Would it not be wonderful if a hundred million listening ears would hear the rallying cry issued by CHRISTIANITY TODAY (June 9 issue) under the heading, “Somehow, Let’s Get Together!”
Possibly it can be done. At least the time for a try is upon us, and the wind is in our favor. Existing religious orders are shattering. The bankruptcy of modern religious organization is evident. On every hand there seems to be an ecumenical spirit.
When men long for unity, dramatic new dimensions of fellowship are possible. Dreams of unity are omnipresent, but the pain of working out the problems of making it a reality is so great that few will really attempt the task. The sweet fruits of unity grow on the highest limbs, and we have to climb for them.
First of all, we must recognize that division, in itself, is no sin. If it were, then any who have ever protested against the errors of apostate religion would have become sinners in their protests. This would include Martin Luther and John Wesley. All who have been forced to separate from apostate orders to preserve the New Testament message would be classed as sinners.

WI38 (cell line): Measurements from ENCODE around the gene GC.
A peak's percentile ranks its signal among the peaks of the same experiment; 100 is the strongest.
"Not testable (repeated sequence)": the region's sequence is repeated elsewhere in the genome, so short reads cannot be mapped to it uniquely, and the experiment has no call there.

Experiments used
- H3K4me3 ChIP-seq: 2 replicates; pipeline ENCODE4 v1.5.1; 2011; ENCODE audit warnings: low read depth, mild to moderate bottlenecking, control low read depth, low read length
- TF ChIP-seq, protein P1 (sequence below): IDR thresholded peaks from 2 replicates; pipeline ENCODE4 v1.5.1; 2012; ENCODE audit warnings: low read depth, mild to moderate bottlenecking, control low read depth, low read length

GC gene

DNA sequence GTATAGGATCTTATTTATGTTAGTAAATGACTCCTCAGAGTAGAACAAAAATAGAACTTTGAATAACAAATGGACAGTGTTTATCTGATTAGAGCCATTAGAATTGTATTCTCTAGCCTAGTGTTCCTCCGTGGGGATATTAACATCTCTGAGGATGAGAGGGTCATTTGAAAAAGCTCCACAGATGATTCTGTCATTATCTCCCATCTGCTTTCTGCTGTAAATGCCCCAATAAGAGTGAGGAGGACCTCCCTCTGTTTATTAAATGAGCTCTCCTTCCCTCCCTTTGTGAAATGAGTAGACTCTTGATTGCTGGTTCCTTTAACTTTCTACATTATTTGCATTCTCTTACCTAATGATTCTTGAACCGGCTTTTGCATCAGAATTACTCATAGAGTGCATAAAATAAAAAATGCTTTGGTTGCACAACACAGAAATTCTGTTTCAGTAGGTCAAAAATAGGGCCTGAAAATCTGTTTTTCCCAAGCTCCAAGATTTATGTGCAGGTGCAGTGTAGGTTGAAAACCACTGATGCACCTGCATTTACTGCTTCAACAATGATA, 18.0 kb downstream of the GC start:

Division may be the result of sin, but division is not sin. Some, like Moses, would rather suffer affliction with the people of God than enjoy the pleasures of sin for a season. When division comes because of departure from God’s word, it is lamentable; when it comes in an attempt to depart from departure and return to New Testament teaching or pattern, it is commendable.
Perhaps this is a good time to ask just where unity can be found. It cannot be achieved by tying together conflicting ideologies in a loose federation. Nor can it be found in diversity. Unity and diversity will forever be antithetical.
If we all are to sit together ...1
Already a CT subscriber? Log in for full digital access.
Have something to add about this? See something we missed? Share your feedback here.
Subscribe to Christianity Today and get access to this article plus 65+ years of archives.
- Home delivery of CT magazine
- Complete access to articles on ChristianityToday.com
- Over 120 years of magazine archives plus full access to all of CT’s online archives
- Learn more